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Owners Corporation update: The Equal Opportunity Act and owners corporations – Liability expanded!

Jun 28, 2018

In a recent decision of the Supreme Court, Her Honour Justice Richards determined that the Equal Opportunity Act 2010 has a broad application to Owners Corporations. The potential effect of this decision is to compel owners corporations to undertake works to common property that have been sought by disabled lot owners and to pay for those works in various circumstances.

The case

The case, Owners Corporation OC1 & OC3 PS5399033E v Anne Black & Victorian Equal Opportunity and Human Rights Commission involved an apartment complex in Travancore in which a lot owner (Ms Black) who had developed disabilities that affected her mobility forcing her to rely on mobility aids (such as a wheelchair or a scooter) sought various works to be done by the Owners Corporation to enable her to have sufficient access to the common property.

In particular, Ms Black claimed that the ramp to the car park door and the doors to the car park were not suitable for her disabilities and that various modifications were required so that she could use them.

The Owners Corporation refused and/or failed to make those modifications for reasons not disclosed in the judgment.

The law

The case brings into focus an apparent inconsistency in the Equal Opportunity Act 2010 between sections 44 and 45 and section 56.

The important components of these sections are as follows:

  • Section 44 contains a broad prohibition on discrimination in the provision of goods and services.
  • Section 45 imposes a positive obligation on a service provider to make reasonable adjustments for a person who has a disability so that that person can participate in or access the service (unless the person could not participate in or access the service or derive any substantial benefit from the service even after the adjustments have been made).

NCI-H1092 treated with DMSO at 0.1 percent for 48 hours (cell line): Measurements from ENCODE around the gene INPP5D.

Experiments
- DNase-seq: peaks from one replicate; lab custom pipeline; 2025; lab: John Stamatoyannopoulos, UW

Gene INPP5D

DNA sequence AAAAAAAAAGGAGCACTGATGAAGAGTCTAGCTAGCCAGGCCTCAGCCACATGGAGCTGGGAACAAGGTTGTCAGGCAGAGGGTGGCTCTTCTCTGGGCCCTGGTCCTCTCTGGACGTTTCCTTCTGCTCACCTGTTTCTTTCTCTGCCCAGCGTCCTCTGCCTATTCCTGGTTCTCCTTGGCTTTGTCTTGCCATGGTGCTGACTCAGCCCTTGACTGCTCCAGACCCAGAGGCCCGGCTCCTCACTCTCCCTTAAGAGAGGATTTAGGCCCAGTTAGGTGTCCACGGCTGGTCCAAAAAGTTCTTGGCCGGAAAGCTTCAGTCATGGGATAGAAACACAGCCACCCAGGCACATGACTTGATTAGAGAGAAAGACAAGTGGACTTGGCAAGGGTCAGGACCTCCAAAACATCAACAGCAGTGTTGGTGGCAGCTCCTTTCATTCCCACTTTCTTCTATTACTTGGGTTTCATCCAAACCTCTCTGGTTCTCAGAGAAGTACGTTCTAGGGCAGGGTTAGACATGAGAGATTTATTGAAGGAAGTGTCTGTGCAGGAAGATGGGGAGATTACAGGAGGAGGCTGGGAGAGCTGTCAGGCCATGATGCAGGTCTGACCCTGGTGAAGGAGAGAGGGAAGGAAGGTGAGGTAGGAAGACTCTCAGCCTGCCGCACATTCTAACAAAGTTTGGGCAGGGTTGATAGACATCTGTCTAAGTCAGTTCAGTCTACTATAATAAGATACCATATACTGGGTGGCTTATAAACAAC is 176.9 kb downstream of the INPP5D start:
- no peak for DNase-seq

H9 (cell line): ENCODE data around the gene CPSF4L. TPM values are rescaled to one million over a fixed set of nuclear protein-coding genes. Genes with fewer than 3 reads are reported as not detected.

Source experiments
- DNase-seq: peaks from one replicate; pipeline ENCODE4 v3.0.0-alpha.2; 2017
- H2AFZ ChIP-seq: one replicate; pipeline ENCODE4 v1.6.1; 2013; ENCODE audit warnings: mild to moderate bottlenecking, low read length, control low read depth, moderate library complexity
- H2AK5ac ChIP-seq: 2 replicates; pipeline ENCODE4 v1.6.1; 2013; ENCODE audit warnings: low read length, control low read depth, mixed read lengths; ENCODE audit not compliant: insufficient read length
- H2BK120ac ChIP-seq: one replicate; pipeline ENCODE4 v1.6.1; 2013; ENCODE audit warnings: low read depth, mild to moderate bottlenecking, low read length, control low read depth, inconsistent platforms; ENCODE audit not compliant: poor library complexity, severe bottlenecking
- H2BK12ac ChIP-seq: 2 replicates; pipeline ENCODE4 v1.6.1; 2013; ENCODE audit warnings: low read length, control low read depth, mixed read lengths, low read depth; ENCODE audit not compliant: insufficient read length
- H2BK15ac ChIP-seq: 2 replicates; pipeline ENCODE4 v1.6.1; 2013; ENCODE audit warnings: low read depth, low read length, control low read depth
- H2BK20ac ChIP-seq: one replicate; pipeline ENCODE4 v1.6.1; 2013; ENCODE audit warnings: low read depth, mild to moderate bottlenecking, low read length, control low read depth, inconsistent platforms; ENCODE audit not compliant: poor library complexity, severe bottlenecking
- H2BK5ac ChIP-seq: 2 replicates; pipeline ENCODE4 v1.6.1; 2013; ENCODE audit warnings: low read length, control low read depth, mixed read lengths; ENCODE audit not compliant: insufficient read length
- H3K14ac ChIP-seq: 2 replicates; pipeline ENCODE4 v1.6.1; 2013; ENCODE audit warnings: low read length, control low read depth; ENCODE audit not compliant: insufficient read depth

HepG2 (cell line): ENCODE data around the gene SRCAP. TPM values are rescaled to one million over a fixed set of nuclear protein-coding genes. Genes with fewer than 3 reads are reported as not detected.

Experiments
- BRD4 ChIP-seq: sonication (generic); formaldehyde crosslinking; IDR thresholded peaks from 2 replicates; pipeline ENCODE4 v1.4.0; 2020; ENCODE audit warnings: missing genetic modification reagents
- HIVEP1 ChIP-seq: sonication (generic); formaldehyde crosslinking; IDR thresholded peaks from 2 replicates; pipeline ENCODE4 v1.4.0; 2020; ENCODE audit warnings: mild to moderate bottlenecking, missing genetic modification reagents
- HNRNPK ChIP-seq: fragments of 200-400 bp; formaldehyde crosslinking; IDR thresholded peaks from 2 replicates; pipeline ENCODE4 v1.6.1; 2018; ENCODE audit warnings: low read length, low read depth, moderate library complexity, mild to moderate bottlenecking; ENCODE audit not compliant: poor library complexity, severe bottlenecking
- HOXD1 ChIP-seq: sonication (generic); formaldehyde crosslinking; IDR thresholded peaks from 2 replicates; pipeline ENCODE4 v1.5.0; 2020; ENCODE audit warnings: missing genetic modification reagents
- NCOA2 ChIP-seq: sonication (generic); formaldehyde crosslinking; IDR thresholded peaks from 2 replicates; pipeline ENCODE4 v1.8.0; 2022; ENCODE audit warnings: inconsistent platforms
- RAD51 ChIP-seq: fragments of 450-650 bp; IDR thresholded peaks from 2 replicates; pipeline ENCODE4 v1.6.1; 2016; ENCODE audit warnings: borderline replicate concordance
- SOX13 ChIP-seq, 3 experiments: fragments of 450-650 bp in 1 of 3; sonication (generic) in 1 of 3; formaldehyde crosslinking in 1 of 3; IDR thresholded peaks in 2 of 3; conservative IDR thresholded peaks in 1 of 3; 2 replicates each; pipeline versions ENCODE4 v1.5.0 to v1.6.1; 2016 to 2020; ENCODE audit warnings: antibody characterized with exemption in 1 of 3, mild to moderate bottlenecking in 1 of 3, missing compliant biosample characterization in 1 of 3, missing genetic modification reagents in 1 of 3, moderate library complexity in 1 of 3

In determining whether an adjustment is reasonable, consideration must be given to all relevant facts and circumstances including the persons circumstances (such as the nature of his or her disability), the nature of the adjustment required to accommodate the persons disability, the financial circumstances of the service provider, the effect on the service provider of making the adjustments, the consequences for the service provider of making the adjustments and the consequences for the person of the service provider not making the adjustments.
  • Section 56 specifically addresses the obligations of an owners corporation in that it creates a positive obligation for an owners corporation to allow reasonable alterations to common property in special circumstances.  The section provides that the owners corporation must allow the person to make reasonable alterations to the common property to meet his or her special needs.

Section 56 is significantly different to the obligations in sections 44 and 45 which effectively makes the owners corporation liable to pay for the works.

What does this mean?

In accordance with sections 44 and 45 of the Equal Opportunity Act 2010, an owners corporation is a ‘service provider’ which means that the disabled person would be able to derive a substantial benefit from the services after the adjustments are made.  Under sections 44 and 45, an owners corporation is obliged to undertake and pay for those works.